Today, if you want a car that’s sporty, practical, and affordable, you’re spoiled for choice. You have your pick of the Ford Focus ST and Fiesta ST, Subaru WRX, Honda Civic Si, Mini Cooper S JCW, Fiat 500 Abarth, and even the Hyundai Elantra Sport. But all of these cars have a common ancestor: the Volkswagen GTI, the father of all sport compacts. The GTI single-handedly created the segment, and has been the king of sport compacts ever since – and possibly one of the most influential cars of all time.
Back in the mid 1970s, you could either buy an expensive, impractical sports car like a Porsche or a Ferrari, or a practical family car. There just wasn’t anything for the common man who wanted a fun driving experience. Some may point out the Ford Mustang and Chevy Camaro, but both of those cars were so heavily hampered by new emissions regulations at the time that they could barely be considered “performance” cars at all. The Golf GTI changed all that.
After releasing the Mk1 Golf as a replacement for the Beetle in 1974, a marketing executive at Volkswagen named Anton Konrad realized the Golf’s potential as a sporty car that was also affordable and practical. Even though he was told “no,” Konrad put a team together and shoved a bigger 1.8 liter engine into the little hatchback, giving it 110 horsepower instead of the original 85 horsepower. That may not seem like a lot of power, but the original Golf only weighed about 2,000 pounds. It was quick, it handled great, and it still retained all of the practicality of the original Golf.
The GTI was a huge success. Volkswagen planned to only make 5,000 Mk1 GTIs, but instead ended up making over 420,000 between 1975 and 1983, as the Mk1 GTI consistently ranked among the best-selling cars in Western Europe during that time. The GTI provided people an alternative to the dull cars of the 1970s, and ushered in an era of new hope for a struggling automotive industry.
Unfortunately, Americans didn’t get to enjoy the new hot hatch immediately. VW gave the U.S. market the Rabbit GTI in 1983, but it barely had any more horsepower than the regular Golf. However, in 1985 Volkswagen released the Mk2 GTI in the U.S., to much fanfare. With a new twin-cam 16 valve engine that put out up to 137 horsepower, it was even better than the original. It won award after award from car magazines, and became the new face of Volkswagen. Volkswagen was no longer the company that built slow and ancient cars like the Beetle, but rather a company that built fun, affordable, and sensible cars for the masses.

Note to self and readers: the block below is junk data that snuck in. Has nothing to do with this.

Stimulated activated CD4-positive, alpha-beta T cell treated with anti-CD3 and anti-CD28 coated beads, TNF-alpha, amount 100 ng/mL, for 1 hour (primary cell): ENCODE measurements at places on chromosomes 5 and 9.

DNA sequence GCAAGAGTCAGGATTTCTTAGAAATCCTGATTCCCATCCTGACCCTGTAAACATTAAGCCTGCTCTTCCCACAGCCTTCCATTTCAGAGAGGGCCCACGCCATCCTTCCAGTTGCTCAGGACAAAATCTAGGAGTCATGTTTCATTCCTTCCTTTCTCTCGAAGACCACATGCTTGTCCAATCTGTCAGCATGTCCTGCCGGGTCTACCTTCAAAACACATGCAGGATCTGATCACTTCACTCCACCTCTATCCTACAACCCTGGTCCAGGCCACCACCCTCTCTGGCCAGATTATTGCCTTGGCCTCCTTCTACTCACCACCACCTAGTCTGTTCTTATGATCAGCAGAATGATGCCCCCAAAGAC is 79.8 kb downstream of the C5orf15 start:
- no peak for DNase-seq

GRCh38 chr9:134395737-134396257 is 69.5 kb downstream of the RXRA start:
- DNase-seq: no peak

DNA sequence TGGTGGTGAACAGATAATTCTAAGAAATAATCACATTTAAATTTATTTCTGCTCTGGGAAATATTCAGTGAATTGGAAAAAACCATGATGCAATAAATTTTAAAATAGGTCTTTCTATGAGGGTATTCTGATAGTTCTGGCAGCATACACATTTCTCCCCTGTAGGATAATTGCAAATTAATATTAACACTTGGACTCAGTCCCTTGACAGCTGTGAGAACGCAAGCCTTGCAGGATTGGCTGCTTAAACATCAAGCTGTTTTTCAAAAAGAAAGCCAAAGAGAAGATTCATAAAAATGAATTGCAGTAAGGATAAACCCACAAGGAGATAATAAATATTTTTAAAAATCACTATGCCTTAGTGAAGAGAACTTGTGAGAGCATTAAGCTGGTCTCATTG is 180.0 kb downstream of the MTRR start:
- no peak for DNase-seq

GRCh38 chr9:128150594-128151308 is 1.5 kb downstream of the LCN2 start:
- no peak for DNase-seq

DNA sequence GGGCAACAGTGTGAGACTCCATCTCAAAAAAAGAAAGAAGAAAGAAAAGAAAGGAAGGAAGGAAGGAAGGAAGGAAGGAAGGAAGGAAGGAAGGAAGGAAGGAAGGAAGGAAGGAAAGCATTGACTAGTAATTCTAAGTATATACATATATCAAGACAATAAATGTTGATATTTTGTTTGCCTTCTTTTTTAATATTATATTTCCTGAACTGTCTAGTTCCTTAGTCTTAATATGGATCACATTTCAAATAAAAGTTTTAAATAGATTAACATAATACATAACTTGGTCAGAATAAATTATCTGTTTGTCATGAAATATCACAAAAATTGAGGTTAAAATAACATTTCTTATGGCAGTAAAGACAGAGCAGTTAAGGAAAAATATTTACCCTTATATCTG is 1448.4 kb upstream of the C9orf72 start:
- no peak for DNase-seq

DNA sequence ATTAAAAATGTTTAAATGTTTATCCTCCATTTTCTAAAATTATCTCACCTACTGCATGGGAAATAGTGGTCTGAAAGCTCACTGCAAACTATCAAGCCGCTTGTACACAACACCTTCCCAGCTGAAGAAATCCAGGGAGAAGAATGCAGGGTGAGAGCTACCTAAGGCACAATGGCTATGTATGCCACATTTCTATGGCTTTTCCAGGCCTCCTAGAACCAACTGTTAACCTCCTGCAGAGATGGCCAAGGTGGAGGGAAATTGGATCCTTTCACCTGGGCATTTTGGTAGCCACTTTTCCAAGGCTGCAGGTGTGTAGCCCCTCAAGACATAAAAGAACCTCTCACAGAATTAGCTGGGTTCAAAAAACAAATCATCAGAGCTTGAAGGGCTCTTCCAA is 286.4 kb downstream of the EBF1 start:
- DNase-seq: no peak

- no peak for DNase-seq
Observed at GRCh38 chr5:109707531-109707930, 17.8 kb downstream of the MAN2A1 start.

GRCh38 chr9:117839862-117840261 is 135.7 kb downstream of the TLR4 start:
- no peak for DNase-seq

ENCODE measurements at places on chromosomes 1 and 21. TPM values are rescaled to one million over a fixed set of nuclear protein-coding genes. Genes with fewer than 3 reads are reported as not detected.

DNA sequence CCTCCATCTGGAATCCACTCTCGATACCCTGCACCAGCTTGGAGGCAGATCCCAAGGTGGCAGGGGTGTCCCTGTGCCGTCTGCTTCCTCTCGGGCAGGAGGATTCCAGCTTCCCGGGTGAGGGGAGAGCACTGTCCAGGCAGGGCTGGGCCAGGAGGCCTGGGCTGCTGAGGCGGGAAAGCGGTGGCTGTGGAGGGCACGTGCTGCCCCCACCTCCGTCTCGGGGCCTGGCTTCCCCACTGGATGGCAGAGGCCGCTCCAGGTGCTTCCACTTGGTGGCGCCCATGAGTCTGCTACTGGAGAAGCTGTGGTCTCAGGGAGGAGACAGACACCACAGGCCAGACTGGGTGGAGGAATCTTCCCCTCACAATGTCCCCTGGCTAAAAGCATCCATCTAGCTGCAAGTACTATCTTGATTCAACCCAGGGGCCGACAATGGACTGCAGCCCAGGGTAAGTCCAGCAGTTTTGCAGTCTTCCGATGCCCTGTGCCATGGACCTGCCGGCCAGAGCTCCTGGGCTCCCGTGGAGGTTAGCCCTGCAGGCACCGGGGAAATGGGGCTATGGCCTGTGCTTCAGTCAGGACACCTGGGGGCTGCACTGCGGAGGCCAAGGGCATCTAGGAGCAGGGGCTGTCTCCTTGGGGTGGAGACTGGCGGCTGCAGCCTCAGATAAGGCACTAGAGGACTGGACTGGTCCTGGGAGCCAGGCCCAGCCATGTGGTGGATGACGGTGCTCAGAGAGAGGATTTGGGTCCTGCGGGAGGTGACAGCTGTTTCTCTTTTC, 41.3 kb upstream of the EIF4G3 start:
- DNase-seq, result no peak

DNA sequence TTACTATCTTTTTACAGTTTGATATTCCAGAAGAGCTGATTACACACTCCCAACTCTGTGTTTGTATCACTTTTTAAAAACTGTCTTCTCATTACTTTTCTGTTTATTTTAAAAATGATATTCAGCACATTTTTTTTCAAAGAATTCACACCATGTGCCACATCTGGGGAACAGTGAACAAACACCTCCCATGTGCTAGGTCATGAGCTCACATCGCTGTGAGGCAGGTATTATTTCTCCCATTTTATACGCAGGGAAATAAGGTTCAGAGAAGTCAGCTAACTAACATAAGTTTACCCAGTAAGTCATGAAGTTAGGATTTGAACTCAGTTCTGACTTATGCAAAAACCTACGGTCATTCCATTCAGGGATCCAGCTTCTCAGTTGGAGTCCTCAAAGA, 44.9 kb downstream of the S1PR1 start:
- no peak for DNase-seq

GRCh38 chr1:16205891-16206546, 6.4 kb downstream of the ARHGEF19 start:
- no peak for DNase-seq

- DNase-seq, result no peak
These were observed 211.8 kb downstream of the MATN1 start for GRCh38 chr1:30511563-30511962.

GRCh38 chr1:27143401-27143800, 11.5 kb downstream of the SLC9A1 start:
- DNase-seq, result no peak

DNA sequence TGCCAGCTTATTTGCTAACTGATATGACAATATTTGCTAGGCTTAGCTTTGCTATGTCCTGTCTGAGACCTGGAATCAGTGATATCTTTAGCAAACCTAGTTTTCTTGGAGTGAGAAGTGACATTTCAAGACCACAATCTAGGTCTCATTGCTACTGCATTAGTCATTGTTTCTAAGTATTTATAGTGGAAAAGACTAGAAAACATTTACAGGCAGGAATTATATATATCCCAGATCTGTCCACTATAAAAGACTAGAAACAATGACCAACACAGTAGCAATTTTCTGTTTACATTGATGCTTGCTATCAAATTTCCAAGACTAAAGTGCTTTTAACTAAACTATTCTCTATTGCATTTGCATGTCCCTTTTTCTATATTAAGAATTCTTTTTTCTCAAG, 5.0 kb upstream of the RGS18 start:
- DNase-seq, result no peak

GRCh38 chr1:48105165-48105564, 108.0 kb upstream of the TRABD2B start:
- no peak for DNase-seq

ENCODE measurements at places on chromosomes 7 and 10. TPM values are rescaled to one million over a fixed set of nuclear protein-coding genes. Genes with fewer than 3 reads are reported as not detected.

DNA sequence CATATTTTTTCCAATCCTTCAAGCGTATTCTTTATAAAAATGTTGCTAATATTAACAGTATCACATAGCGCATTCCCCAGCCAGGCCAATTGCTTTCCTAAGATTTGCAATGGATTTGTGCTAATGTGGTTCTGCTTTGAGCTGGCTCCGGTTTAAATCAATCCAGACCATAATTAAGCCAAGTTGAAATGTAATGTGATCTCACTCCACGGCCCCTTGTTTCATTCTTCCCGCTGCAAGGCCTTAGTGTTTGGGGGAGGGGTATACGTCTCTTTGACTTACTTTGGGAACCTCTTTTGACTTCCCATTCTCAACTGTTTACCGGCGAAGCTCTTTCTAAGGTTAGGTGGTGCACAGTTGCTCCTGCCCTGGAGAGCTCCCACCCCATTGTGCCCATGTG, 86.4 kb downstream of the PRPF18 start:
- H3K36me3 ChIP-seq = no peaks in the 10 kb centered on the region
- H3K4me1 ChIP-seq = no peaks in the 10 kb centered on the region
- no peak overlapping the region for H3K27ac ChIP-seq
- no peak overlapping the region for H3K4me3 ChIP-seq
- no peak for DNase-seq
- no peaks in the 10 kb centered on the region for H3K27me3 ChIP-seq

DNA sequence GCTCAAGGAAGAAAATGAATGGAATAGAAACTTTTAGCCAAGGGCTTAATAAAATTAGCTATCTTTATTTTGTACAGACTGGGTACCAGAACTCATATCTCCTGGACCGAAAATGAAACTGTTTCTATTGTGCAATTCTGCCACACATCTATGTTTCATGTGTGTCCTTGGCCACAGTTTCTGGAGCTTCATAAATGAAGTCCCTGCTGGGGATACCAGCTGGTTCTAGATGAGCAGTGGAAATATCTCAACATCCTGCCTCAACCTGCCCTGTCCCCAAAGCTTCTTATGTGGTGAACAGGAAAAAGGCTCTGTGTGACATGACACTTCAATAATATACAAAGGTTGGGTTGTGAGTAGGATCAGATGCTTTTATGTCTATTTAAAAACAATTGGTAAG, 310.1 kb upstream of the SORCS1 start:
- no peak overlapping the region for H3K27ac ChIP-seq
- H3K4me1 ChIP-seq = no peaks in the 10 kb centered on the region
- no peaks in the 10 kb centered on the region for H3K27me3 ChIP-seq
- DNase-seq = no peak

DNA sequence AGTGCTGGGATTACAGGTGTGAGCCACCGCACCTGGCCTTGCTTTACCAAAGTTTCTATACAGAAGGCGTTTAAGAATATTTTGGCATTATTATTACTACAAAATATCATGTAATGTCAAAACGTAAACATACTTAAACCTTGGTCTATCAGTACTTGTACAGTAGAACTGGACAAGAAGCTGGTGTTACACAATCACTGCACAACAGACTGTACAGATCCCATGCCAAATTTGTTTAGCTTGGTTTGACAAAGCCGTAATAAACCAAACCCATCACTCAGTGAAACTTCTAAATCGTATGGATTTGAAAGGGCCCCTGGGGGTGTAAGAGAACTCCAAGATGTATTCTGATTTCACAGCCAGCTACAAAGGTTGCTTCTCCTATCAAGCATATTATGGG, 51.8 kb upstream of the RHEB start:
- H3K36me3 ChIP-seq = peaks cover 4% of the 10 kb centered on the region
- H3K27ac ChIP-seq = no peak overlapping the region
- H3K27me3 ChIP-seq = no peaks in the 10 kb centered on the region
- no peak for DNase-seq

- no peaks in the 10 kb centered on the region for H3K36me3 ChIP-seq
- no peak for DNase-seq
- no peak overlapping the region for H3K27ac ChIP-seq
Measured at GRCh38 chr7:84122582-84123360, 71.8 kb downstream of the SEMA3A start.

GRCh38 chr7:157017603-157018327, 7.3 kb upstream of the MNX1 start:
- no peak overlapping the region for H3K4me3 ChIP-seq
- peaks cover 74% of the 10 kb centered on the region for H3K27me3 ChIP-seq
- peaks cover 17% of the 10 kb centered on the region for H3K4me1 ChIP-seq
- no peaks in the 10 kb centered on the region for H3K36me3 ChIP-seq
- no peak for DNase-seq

Volkswagen replaced the Mk2 with the Mk3 GTI in 1993. It was bigger and heavier, but it could be had with a wide variety of engines, including the now-legendary VR6. The VR6 was a 2.8 liter narrow-angle V6 that put out 172 horsepower. In 1999The Mk3 was replaced by the Mk4, which featured a redesign that moved the car upmarket, and the introduction of the 1.8t turbo in addition to the VR6. It also featured the introduction of the first high-performance Golf R, the R32, which came with a 237 horsepower 3.2 liter VR6 engine, all-wheel drive, and the first dual-clutch transmission fitted to a production car.
In 2006, Volkswagen introduced the Mk5 GTI to the United States. The Mk5 was a huge step forward for the Golf platform, featuring a new standard 2.0 liter direct injected turbocharged engine that put out 200 horsepower, a stiffer chassis, independent rear suspension, the now-iconic plaid seats, and a choice of either a dual-clutch or manual transmission. An R32 variant was also offered with a 250 horsepower VR6, AWD and a DSG gearbox. Overall, the Mk5 was well-received and helped move Volkswagen into the 21st century.
The Mk6 replaced the Mk5 in 2010, introducing an updated design and some engine improvements that netted an extra 10 horsepower, but overall it wasn’t a radical departure from the previous generation. Volkswagen also changed up their high-performance Golf offering by offering the Golf R, which featured a turbocharged four cylinder engine that produced 267 horsepower instead of the previous VR6.
Finally, Volkswagen replaced the Mk6 with the current generation Mk7 in 2015. The Mk7 features the same engine as the Mk6 but with a bit more horsepower and quite a bit more torque. The most dramatic change for the Mk7 are the car’s underpinnings: it’s built on a new Volkswagen modular chassis platform known as MQB, which allows the GTI to handle better than almost every other sport-compact on the road, while maintaining comfort and ride quality.
Even with a large number of competitors nipping at its feet, the GTI is still the king of sport compacts. It perfectly balances sportiness with comfort, affordability, and practicality, just like the original did back in the mid-Seventies. Frankly, it’s possibly the best all-around car you can buy, and it will likely continue to be the best into the future generations as well.